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People v. Allen

August 11, 2004

THE PEOPLE OF THE STATE OF ILLINOIS, PLAINTIFF-APPELLEE,
v.
JACKIE A. ALLEN, DEFENDANT-APPELLANT.



Appeal from Circuit Court of Champaign County. No. 02CF287. Honorable Jeffrey B. Ford, Judge Presiding.

The opinion of the court was delivered by: Justice Appleton

PUBLISHED

In March 2002, a grand jury charged defendant, Jackie A. Allen, with burglary (720 ILCS 5/19-1(a) (West 2000) (text of section effective June 1, 2001)). The day of his September 2002 trial, he sought to plead guilty to a lesser charge under a proposed plea agreement with the State. Upon ascertaining that the State had not yet drafted the charge, the trial court refused to consider the plea agreement. The trial proceeded, and the jury found defendant guilty as charged. At a joint October 2002 hearing, the court denied defendant's posttrial motion and sentenced him to 15 years' imprisonment.

Defendant appeals, contending (1) the court abused its discretion by refusing to consider the plea agreement, (2) the State committed reversible error by misstating the evidence in its closing argument, and (3) the court's 15-year sentence is excessive. Because we agree with the first contention, we reverse and remand.

I. BACKGROUND

The grand jury's indictment alleged that on December 18, 2001, defendant committed burglary in that he, "or one for whose conduct he was legally responsible, knowingly and without authority, entered a building of Eagle Head Enterprises [(Eagle Head)], *** at 130 E. Main, Tolono, Illinois, with the intent to commit therein a theft."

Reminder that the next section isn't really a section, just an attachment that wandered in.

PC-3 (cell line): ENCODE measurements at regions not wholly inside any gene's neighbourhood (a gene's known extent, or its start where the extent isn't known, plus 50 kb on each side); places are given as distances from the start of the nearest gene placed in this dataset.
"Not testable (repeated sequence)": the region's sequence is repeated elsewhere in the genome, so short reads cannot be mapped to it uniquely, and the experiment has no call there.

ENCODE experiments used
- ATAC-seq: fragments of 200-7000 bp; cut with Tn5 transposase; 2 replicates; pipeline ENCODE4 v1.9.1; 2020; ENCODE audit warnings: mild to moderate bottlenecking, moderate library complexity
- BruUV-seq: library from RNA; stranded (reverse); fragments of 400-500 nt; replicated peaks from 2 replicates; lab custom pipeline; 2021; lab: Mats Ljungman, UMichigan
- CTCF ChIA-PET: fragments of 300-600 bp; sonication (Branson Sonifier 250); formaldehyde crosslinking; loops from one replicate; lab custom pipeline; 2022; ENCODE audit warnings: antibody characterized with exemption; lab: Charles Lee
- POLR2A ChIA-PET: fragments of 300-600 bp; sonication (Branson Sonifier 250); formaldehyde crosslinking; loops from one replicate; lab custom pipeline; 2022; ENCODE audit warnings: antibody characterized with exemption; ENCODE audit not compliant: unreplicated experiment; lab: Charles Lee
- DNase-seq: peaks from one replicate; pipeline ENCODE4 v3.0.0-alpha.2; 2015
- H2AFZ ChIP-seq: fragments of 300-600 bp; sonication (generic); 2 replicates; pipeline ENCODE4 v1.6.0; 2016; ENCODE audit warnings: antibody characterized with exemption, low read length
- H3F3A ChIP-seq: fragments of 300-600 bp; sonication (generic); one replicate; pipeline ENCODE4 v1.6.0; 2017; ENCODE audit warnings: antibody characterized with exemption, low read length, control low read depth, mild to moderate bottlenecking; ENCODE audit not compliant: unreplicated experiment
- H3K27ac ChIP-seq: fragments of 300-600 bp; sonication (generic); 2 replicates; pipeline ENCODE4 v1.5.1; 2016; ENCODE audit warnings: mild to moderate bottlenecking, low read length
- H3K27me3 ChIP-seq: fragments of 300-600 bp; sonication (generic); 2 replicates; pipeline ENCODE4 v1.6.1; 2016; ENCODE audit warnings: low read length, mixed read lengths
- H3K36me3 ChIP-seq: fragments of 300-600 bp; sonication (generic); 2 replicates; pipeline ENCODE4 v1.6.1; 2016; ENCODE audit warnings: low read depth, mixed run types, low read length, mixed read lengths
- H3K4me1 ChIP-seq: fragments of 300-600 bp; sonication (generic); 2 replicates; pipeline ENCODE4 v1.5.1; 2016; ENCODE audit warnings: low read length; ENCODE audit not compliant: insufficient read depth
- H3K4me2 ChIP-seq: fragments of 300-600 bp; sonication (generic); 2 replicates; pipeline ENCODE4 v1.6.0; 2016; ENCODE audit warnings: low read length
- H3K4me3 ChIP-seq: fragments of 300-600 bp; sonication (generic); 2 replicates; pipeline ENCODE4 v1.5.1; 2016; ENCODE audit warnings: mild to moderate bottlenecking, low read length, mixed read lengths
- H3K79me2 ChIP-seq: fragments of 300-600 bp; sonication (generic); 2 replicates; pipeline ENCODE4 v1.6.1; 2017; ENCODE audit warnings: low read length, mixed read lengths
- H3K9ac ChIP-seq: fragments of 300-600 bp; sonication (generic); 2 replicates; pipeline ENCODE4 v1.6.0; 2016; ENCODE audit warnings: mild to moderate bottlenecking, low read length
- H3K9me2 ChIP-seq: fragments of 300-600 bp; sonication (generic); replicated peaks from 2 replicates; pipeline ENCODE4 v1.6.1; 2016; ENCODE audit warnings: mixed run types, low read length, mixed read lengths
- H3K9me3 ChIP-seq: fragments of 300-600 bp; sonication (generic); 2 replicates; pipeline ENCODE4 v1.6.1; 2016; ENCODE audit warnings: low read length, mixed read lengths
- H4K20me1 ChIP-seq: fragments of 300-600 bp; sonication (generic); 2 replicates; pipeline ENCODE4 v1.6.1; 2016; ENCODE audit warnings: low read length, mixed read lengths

On September 11, 2002, the scheduled day of trial, the court asked defense counsel, before voir dire, if defendant "still persist[ed] in his plea of not guilty" to the burglary charge. Defense counsel replied: "[T]here has been an offer made by the State's Attorney. [Defendant has] decided to accept that offer if the [j]udge will entertain it." The court then asked defense counsel:

"THE COURT: Is that to the charge that I've just read to him?

[DEFENSE COUNSEL]: Yes, it is--well, no, Your Honor, it would be to a lesser charge.

THE COURT: We have jurors here at this time ready to proceed. I don't have any lesser charges here.

What is the situation at this time as far as the People are concerned, [prosecutor]?

[PROSECUTOR]: Judge, I can say that the State is ready for trial. We are prepared to proceed today.

I have previously tendered an offer to [defense counsel]. I know that she's been speaking with the [d]efendant on numerous occasions.

I don't think that the offer or the potential plea is necessarily inconsistent with the ends of justice or a bad plea or however one wants to say that.

So, [defense counsel] just asked me if he could still accept that, and I would be prepared to still offer that if the [c]court would accept that, but I-- obviously, it's in the discretion of the [c]court at this point.

THE COURT: Well, what type of situation are you talking about? What is the plea? There are no other charges here, so the only charge I have is to the burglary. Has anything else been filed?

[PROSECUTOR]: [Nothing else has] been filed, [j]udge. It was believed that another charge would be filed if he would accept the plea.

THE COURT: Do you have those papers?

[PROSECUTOR]: I do not have those prepared now.

THE COURT: Then, no, we have people waiting.

I am not going to wait for the State and have the jurors sit and wait for the ...


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